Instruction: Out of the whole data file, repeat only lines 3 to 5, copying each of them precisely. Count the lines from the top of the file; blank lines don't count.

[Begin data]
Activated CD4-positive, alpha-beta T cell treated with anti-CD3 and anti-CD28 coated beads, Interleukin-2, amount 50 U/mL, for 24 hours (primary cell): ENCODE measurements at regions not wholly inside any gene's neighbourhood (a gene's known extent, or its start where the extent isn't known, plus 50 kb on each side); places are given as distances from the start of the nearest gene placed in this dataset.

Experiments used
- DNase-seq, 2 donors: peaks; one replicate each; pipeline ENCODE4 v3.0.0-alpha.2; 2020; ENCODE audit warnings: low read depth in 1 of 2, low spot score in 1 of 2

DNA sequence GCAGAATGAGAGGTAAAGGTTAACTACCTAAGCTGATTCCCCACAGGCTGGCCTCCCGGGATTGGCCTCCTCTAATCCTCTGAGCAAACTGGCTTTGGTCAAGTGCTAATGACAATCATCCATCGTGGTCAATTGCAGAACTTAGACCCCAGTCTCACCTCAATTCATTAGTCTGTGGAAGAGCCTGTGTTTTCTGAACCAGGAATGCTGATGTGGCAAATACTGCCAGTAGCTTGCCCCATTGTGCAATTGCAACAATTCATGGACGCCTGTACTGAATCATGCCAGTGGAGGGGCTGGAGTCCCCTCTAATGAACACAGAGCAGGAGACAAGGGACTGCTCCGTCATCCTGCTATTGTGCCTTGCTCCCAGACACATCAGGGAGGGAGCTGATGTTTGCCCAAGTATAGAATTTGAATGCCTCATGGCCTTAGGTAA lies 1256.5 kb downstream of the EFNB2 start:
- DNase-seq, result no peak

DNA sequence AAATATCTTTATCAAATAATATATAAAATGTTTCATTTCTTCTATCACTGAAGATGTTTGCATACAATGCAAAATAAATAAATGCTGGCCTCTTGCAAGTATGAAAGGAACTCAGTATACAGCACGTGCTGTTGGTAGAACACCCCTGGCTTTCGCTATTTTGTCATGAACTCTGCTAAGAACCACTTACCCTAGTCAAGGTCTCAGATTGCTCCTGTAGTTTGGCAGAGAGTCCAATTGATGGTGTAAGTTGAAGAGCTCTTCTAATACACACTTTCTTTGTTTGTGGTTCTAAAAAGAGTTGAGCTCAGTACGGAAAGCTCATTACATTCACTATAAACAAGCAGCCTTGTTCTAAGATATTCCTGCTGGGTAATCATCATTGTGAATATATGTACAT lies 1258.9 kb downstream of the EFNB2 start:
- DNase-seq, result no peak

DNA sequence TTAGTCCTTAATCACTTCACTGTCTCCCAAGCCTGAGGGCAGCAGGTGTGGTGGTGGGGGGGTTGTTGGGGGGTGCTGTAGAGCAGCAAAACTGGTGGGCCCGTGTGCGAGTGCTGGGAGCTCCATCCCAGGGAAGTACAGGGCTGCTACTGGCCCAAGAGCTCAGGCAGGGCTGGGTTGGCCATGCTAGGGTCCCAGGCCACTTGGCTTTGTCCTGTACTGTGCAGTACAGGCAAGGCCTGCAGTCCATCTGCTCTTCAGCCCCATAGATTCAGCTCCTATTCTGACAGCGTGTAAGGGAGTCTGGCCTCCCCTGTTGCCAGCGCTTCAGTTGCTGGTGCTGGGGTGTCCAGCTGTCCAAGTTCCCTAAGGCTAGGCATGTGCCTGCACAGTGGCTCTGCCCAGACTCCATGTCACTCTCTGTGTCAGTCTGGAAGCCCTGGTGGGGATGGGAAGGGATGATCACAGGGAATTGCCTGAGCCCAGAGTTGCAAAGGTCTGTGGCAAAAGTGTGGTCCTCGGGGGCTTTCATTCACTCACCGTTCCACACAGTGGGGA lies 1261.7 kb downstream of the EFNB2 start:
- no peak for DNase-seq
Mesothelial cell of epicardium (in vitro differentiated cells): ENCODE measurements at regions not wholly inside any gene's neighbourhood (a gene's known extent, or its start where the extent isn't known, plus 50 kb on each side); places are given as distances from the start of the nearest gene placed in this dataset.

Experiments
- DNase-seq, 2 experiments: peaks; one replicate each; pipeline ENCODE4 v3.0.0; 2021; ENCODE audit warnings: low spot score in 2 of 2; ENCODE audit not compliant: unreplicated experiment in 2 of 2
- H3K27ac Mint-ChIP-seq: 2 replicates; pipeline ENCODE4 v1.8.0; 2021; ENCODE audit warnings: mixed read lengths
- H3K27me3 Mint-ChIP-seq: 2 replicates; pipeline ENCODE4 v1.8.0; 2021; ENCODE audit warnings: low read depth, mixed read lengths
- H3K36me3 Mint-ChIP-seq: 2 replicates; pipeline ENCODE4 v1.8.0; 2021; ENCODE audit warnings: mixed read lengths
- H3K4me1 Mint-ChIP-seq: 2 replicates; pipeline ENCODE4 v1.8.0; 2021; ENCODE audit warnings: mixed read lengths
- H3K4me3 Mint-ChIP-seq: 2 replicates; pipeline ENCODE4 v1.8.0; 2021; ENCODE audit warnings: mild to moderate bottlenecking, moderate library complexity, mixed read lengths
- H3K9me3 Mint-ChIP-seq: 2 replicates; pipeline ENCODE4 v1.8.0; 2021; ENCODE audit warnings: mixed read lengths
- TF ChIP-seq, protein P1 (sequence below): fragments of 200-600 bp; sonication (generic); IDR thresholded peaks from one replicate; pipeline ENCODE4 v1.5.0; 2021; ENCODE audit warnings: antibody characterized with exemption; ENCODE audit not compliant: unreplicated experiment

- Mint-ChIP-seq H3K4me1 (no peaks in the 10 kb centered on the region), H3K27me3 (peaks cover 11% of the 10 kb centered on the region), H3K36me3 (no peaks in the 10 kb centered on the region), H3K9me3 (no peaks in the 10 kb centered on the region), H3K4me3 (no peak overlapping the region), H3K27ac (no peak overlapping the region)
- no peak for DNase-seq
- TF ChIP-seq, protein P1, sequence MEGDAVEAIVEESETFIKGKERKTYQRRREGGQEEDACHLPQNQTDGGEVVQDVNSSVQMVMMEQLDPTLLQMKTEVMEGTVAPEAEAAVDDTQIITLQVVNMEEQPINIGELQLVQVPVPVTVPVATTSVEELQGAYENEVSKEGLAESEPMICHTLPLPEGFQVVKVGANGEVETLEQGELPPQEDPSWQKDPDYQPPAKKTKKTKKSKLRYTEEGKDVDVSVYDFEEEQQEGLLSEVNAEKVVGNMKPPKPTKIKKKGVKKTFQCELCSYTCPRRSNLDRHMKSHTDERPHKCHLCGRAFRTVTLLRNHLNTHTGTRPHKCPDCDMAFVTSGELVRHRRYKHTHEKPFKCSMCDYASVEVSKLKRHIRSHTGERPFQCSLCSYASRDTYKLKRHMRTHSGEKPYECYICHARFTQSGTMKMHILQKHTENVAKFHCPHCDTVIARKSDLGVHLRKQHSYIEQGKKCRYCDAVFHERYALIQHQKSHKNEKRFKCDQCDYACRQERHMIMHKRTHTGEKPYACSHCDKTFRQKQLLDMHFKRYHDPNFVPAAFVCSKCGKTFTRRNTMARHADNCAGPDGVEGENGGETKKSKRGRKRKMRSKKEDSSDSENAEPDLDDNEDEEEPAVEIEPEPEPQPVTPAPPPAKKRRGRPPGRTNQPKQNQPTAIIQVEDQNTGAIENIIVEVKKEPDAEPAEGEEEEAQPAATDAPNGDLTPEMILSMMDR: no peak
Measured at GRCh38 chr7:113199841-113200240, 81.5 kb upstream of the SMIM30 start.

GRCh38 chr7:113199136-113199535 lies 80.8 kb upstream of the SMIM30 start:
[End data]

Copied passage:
- DNase-seq, 2 donors: peaks; one replicate each; pipeline ENCODE4 v3.0.0-alpha.2; 2020; ENCODE audit warnings: low read depth in 1 of 2, low spot score in 1 of 2

DNA sequence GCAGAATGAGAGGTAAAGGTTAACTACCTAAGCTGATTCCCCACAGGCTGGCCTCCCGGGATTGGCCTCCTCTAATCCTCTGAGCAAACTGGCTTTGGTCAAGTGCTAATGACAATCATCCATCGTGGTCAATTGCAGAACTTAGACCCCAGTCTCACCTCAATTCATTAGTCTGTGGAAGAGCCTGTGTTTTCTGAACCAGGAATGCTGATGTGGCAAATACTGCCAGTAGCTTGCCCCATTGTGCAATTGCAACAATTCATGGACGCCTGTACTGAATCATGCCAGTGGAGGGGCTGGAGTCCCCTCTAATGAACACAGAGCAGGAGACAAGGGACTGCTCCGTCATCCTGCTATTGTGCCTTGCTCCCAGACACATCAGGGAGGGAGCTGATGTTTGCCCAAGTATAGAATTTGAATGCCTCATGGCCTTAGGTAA lies 1256.5 kb downstream of the EFNB2 start:
- DNase-seq, result no peak